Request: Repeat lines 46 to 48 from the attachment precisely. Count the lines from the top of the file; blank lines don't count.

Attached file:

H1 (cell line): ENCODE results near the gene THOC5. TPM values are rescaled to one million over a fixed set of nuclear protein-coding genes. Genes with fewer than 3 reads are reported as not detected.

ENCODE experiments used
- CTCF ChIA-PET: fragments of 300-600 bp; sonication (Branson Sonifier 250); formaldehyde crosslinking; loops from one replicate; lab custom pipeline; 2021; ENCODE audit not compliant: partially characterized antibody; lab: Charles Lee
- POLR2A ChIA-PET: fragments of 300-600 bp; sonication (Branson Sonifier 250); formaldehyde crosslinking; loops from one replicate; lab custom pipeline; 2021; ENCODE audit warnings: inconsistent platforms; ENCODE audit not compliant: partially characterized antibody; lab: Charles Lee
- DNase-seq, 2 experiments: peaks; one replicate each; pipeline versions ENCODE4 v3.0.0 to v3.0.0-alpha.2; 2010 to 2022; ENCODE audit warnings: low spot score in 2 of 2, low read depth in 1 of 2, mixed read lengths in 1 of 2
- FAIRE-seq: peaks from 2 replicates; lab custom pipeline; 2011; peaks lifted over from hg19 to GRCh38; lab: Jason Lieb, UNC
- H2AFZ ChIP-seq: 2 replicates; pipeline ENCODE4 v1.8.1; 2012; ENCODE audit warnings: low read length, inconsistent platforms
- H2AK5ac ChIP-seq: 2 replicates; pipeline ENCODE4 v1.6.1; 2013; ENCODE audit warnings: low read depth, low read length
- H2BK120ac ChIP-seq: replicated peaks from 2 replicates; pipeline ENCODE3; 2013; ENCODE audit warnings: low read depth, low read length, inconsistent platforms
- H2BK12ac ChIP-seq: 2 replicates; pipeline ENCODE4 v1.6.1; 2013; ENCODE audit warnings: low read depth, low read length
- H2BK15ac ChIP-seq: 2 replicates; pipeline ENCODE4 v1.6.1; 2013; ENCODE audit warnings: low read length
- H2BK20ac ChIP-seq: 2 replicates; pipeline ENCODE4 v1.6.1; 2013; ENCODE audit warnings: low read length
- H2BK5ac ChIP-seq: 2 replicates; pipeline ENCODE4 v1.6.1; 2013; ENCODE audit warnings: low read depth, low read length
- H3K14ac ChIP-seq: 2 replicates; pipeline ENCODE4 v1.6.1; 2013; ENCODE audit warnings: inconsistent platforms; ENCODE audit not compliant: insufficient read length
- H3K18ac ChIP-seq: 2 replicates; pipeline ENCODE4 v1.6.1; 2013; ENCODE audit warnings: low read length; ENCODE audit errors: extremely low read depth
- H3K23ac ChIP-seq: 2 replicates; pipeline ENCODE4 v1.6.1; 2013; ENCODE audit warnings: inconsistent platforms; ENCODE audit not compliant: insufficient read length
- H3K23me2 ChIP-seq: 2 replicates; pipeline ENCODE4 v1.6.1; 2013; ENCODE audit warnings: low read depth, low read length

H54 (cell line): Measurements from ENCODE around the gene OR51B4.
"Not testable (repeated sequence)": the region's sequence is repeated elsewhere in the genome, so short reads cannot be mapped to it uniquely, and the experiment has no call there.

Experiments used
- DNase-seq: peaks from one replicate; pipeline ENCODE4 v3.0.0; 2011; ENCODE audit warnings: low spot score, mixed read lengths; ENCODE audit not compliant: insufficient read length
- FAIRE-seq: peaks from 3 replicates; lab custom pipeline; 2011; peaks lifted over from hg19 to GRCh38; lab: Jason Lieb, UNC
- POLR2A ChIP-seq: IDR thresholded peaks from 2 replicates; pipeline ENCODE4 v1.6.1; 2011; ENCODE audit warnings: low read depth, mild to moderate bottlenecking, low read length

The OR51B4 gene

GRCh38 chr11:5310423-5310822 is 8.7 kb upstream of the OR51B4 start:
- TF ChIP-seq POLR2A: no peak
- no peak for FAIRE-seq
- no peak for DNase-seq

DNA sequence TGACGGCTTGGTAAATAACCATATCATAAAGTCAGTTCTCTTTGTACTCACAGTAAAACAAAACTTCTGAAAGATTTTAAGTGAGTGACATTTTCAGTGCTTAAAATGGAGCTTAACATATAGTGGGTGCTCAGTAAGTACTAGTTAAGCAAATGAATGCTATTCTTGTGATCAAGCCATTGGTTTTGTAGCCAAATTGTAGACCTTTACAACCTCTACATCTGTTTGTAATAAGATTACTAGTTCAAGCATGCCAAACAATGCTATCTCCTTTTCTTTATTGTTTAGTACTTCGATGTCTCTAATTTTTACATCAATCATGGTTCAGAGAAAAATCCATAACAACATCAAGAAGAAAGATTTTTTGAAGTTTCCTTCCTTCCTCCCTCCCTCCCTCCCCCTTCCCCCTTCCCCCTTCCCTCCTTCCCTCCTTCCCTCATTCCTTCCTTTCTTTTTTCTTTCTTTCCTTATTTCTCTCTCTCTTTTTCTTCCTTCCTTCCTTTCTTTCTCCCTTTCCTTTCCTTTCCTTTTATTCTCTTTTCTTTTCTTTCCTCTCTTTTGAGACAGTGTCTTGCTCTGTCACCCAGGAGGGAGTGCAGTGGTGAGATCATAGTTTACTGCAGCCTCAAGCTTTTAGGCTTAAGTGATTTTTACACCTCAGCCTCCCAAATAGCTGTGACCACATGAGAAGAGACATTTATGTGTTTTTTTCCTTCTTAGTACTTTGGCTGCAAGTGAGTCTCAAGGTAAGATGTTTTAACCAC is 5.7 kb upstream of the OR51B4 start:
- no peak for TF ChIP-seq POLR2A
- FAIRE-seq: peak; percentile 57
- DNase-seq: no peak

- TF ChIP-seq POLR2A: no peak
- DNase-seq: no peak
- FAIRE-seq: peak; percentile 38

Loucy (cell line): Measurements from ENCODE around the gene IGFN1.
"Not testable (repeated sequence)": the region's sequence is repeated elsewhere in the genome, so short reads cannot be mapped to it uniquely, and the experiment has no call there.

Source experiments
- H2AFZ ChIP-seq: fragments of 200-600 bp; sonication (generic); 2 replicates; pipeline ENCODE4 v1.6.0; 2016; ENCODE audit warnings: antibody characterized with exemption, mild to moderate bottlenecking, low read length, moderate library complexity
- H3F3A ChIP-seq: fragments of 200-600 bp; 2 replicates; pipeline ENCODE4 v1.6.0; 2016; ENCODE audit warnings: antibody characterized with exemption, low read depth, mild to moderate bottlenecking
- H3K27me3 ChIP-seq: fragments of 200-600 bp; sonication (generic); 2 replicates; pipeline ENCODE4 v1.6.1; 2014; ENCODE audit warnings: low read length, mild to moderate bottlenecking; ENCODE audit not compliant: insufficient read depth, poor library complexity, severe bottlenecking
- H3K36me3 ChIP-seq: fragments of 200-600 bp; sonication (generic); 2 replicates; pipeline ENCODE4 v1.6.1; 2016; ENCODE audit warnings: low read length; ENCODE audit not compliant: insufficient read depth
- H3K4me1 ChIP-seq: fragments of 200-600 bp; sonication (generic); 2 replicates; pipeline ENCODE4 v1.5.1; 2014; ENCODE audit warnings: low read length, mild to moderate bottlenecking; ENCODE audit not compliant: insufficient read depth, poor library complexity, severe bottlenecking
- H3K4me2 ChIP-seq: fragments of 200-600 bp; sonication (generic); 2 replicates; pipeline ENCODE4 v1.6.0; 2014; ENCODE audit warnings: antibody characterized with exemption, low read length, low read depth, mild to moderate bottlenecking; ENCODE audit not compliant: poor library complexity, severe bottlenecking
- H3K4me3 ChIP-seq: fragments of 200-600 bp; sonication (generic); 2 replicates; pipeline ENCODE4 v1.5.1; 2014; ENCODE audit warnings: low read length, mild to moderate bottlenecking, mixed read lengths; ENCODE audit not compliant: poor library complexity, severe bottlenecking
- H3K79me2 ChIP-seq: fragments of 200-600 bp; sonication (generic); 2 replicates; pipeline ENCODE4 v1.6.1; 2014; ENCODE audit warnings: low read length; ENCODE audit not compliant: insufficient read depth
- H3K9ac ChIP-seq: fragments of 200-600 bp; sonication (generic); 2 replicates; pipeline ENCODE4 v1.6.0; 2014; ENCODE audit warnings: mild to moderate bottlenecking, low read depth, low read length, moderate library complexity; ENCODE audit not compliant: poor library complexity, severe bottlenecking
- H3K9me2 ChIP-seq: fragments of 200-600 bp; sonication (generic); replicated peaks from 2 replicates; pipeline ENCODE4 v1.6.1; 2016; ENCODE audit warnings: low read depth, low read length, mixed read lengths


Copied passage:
- H3K79me2 ChIP-seq: fragments of 200-600 bp; sonication (generic); 2 replicates; pipeline ENCODE4 v1.6.1; 2014; ENCODE audit warnings: low read length; ENCODE audit not compliant: insufficient read depth
- H3K9ac ChIP-seq: fragments of 200-600 bp; sonication (generic); 2 replicates; pipeline ENCODE4 v1.6.0; 2014; ENCODE audit warnings: mild to moderate bottlenecking, low read depth, low read length, moderate library complexity; ENCODE audit not compliant: poor library complexity, severe bottlenecking
- H3K9me2 ChIP-seq: fragments of 200-600 bp; sonication (generic); replicated peaks from 2 replicates; pipeline ENCODE4 v1.6.1; 2016; ENCODE audit warnings: low read depth, low read length, mixed read lengths